Mae Mobley was born on a early Sunday morning in August, 1960.
There was a book before the film. And yes, this is another one for college. Also another one I prefer over The Catcher in the Rye.
It’s the segregation years of the sixties in the USA. White women are housewives, black women are housemaids. They are expected to do everything, but are rewarded by little to no appreciation and always have being fired hanging over them. The majority of them are little more than paid slaves, which is something that Skeeter also discovers when she comes up with the idea to write the stories of housemaids. It doesn’t land well with a lot of people.
In the book there’s not just Aibileen’s point of view, but also Minny’s, and Skeeter’s. With the first two the reader gets two different minds and views on the same subjects, while Skeeter is the alien out.
The Help is such an easy read that when the uglier subjects pop up and disasters happen, it almost shocks you out of the pale pastels and superficial happiness everyone seems to abide by.
I expect I have to read it for the vocabulary used, I read it to discover if it was less coddling than the film. It was.
The Help, Kathryn Stockett, Penguin Group 2009
Aren’t there documentaries with happy/happier subjects? Of course there are, but isn’t a documentary supposed to educate? About things that may not be a day-to-day subject for a lot of people? I think 13th is smack right on that with it being about the USA prison system and how black people suffer from it.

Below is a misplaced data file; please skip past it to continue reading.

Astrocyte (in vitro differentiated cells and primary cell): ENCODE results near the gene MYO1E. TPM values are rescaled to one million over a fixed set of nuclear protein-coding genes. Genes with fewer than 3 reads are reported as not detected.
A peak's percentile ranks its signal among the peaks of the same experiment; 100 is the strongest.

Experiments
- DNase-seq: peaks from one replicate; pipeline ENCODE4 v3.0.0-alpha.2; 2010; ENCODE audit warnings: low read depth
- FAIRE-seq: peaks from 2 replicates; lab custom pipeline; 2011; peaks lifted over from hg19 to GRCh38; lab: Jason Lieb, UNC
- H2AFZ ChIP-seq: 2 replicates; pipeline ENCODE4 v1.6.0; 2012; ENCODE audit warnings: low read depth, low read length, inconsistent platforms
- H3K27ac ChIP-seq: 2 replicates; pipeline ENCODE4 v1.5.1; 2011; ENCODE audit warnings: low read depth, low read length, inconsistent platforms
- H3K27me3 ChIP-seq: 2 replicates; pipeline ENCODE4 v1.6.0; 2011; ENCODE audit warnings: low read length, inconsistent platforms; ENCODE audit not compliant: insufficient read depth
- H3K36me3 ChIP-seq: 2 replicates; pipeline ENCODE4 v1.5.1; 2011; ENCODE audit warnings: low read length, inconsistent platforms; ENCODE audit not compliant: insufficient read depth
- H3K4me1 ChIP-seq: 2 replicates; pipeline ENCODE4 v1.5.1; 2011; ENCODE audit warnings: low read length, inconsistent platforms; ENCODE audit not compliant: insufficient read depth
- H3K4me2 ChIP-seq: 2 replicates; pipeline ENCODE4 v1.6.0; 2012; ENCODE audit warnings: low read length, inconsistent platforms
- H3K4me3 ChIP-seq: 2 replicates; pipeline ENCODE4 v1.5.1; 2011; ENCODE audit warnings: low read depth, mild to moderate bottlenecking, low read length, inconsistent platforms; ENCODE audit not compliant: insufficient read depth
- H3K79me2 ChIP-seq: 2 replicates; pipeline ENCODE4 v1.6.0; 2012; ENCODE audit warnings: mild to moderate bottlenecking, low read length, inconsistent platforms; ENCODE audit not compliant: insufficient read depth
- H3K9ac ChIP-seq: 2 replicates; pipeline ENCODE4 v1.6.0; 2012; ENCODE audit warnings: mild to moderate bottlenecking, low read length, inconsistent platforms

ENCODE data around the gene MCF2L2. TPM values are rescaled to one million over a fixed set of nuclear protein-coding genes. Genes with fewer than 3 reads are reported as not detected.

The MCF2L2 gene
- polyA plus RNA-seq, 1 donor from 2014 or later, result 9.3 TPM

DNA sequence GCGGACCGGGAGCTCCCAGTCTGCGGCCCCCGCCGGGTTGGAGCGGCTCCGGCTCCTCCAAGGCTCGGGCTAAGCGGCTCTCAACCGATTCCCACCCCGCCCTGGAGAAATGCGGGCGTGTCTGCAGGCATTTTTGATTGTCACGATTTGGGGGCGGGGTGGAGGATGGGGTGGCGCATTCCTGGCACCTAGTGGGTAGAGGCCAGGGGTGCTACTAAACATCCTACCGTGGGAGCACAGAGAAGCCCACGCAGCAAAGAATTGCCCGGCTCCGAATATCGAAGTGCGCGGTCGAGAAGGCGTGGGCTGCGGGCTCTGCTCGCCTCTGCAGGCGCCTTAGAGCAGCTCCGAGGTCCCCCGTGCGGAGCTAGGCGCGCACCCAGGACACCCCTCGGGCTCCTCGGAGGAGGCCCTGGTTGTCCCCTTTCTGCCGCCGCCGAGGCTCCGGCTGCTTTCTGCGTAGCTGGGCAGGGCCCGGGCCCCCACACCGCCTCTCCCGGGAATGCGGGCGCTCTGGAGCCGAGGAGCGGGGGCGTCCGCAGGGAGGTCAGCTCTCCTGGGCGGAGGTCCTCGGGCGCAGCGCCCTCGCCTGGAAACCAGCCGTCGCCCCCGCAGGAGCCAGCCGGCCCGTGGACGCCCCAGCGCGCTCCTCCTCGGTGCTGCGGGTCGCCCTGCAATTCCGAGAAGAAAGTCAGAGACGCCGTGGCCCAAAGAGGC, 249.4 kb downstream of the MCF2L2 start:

This isn’t an emotional appeal, this is layers and layers of facts and numbers and statistics showing how authorities use everything in their power to control the minority population. How there’s no equality in punishment for the same crime, how there’s no fairness and that believing in the system is more than naive, it might be lethal.
It’s the strength of the people featured that prevent you from completely circling down the drain of ‘Is this really society’. People that keep speaking up, that keep fighting, the Davids to the many-headed Goliath.
Ignorance is not an argument. Know what’s wrong.
13th, Netflix 2016
Son, last Sunday the host of a popular news show asked me what it meant to lose my body.
Required reading, indeed.
Coates gives the reader a view of his world, one he shares with a lot of black Americans. It’s a letter to his son, it’s a reality check for everyone outside this world.
A world in which your body isn’t your own. In which there is no safety from society, authority, their own surroundings. In which police violence isn’t just two years old and a news item, but a reality you grow up in.
It’s plenty of ugly truths, but Coates’ love for his son, his family and his people (the people the rest of society only wants to use, not accept) prevents this letter turning into a wall of tears.
We have to know this angle, because ignorance supports a status quo that doesn’t include every human being.
Between The World And Me, Ta-Nehisi Coates, Spiegel & Grau 2015